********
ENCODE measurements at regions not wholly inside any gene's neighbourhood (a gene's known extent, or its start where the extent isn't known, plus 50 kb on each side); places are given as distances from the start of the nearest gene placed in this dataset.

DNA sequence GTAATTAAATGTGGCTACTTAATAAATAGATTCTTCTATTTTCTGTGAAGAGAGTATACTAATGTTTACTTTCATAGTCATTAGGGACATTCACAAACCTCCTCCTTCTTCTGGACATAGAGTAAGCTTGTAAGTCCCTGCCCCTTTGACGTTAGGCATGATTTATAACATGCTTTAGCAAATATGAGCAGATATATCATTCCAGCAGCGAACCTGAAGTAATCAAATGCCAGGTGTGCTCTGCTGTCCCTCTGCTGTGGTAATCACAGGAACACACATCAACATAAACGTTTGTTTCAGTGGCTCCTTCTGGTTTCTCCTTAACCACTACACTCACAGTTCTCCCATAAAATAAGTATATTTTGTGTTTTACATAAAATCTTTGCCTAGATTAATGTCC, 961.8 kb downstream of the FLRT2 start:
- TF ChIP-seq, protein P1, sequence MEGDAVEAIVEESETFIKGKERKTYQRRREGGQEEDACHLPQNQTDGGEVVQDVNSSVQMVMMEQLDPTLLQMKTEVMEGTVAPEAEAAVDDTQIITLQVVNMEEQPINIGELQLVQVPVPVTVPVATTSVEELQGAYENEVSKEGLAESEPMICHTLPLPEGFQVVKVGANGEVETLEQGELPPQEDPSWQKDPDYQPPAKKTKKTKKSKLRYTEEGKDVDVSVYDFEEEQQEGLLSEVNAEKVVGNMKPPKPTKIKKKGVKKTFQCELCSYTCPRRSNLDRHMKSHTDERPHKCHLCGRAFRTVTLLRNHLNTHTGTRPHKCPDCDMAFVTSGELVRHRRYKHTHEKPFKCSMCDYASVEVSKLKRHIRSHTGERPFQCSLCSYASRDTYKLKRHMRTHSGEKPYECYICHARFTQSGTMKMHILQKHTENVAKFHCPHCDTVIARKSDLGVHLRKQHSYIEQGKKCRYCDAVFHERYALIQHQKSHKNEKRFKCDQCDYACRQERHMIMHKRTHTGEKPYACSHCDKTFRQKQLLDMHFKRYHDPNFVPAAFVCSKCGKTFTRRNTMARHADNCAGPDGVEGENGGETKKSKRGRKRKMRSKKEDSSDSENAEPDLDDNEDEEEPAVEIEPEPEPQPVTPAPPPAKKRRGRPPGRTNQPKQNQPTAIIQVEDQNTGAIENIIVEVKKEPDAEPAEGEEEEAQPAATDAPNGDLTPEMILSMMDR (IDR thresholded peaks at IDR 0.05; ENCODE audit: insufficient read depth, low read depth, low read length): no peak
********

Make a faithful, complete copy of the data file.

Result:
ENCODE measurements at regions not wholly inside any gene's neighbourhood (a gene's known extent, or its start where the extent isn't known, plus 50 kb on each side); places are given as distances from the start of the nearest gene placed in this dataset.

DNA sequence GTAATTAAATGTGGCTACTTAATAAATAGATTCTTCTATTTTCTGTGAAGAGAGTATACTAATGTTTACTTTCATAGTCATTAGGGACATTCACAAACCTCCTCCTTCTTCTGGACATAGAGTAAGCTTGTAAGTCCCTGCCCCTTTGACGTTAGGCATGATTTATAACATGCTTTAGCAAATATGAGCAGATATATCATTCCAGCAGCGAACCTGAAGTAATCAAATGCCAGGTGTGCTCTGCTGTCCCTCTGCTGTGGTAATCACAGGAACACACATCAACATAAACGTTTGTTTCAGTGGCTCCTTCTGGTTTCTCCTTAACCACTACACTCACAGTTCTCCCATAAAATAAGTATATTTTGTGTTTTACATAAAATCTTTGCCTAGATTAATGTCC, 961.8 kb downstream of the FLRT2 start:
- TF ChIP-seq, protein P1, sequence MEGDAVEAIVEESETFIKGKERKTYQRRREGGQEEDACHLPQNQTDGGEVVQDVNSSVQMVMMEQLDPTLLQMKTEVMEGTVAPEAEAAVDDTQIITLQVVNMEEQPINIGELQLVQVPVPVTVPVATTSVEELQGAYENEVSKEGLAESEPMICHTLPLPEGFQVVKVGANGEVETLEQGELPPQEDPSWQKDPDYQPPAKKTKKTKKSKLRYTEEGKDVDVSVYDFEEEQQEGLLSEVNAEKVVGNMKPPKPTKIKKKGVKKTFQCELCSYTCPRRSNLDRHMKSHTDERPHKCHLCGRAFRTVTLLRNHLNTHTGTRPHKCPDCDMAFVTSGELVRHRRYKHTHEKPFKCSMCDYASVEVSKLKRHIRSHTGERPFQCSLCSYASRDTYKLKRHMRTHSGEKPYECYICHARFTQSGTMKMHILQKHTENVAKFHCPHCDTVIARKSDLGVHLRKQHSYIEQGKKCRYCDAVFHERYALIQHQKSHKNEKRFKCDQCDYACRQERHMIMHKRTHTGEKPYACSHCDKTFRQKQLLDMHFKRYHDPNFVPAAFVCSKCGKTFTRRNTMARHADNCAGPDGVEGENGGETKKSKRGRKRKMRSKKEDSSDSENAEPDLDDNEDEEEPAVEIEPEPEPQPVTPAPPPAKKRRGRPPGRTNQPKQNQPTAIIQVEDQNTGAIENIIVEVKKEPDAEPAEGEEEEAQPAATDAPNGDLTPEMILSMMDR (IDR thresholded peaks at IDR 0.05; ENCODE audit: insufficient read depth, low read depth, low read length): no peak